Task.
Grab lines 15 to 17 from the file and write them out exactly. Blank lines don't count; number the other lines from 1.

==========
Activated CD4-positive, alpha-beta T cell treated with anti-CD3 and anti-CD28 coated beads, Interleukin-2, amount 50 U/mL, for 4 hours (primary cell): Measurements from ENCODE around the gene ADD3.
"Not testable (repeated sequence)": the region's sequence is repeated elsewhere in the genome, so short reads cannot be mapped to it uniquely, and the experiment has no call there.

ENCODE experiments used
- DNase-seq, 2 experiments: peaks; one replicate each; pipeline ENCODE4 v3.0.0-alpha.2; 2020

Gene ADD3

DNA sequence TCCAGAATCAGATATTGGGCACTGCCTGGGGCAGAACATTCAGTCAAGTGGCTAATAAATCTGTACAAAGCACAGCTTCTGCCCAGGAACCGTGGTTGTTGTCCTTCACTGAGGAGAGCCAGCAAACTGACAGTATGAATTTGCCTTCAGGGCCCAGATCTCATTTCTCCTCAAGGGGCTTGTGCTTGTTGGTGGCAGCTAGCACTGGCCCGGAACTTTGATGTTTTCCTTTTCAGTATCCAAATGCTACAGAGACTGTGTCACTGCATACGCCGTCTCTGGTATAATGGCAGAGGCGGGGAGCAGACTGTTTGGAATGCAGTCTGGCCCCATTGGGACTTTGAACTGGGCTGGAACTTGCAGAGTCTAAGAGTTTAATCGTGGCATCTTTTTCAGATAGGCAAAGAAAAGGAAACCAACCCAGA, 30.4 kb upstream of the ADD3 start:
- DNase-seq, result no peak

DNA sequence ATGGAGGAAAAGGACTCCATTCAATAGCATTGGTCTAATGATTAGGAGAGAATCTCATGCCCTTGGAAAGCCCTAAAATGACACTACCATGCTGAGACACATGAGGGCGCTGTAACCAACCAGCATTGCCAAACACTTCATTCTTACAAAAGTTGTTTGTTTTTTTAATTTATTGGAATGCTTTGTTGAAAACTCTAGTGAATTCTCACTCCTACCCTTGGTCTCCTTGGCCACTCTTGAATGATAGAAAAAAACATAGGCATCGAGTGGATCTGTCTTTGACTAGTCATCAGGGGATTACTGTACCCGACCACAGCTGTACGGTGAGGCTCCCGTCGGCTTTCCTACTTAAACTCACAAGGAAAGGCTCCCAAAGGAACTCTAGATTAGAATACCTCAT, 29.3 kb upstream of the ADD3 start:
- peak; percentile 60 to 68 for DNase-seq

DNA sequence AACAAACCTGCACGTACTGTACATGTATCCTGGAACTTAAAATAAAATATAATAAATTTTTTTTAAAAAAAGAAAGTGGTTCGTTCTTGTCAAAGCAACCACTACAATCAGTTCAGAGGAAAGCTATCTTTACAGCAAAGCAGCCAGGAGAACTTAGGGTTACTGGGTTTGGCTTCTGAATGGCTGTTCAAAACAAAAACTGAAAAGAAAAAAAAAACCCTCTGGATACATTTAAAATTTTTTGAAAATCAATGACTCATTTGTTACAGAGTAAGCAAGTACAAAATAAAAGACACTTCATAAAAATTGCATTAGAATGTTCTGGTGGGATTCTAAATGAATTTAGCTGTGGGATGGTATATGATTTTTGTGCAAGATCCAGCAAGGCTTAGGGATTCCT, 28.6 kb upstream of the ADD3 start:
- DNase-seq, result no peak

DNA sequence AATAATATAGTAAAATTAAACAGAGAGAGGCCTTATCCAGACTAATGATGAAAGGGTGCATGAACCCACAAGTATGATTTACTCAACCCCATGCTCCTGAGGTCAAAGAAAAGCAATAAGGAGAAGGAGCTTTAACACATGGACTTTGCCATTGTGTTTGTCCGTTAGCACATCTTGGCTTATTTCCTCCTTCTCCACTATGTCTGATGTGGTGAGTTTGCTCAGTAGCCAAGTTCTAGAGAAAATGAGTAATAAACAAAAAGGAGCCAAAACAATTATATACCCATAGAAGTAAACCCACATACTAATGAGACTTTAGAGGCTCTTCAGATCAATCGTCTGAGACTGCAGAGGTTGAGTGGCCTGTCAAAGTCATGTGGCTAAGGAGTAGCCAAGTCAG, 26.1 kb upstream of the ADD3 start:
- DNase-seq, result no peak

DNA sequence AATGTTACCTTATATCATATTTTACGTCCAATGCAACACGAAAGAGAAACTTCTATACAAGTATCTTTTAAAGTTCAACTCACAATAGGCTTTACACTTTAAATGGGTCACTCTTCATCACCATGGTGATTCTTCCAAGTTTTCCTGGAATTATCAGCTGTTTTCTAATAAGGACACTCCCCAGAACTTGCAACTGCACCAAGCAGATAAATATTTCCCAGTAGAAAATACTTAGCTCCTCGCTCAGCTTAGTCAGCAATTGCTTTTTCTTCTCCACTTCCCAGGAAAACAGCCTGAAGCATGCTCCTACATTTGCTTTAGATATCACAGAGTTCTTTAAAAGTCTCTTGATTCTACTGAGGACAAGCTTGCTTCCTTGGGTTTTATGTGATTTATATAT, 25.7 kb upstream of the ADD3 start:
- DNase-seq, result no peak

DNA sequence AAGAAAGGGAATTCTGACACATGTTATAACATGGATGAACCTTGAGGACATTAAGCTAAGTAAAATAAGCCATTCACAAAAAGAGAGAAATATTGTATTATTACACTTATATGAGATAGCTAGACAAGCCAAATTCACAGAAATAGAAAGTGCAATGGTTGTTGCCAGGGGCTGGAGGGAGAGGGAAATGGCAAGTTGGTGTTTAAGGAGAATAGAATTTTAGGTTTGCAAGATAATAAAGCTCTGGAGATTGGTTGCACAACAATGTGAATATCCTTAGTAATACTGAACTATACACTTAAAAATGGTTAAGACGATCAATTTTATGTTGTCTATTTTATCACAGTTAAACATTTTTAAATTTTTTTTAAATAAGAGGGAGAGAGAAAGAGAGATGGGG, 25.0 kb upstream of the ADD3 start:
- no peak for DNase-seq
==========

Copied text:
- DNase-seq, result no peak

DNA sequence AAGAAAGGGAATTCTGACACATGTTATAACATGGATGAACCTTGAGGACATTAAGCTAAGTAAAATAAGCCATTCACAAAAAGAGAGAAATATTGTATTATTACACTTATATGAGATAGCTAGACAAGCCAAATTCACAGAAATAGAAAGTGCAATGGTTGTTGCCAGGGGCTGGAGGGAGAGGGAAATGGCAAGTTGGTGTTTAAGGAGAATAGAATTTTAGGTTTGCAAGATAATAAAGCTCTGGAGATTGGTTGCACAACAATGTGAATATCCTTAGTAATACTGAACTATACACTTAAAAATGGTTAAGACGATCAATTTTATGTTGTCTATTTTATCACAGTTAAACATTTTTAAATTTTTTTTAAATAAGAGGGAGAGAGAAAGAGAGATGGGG, 25.0 kb upstream of the ADD3 start:
- no peak for DNase-seq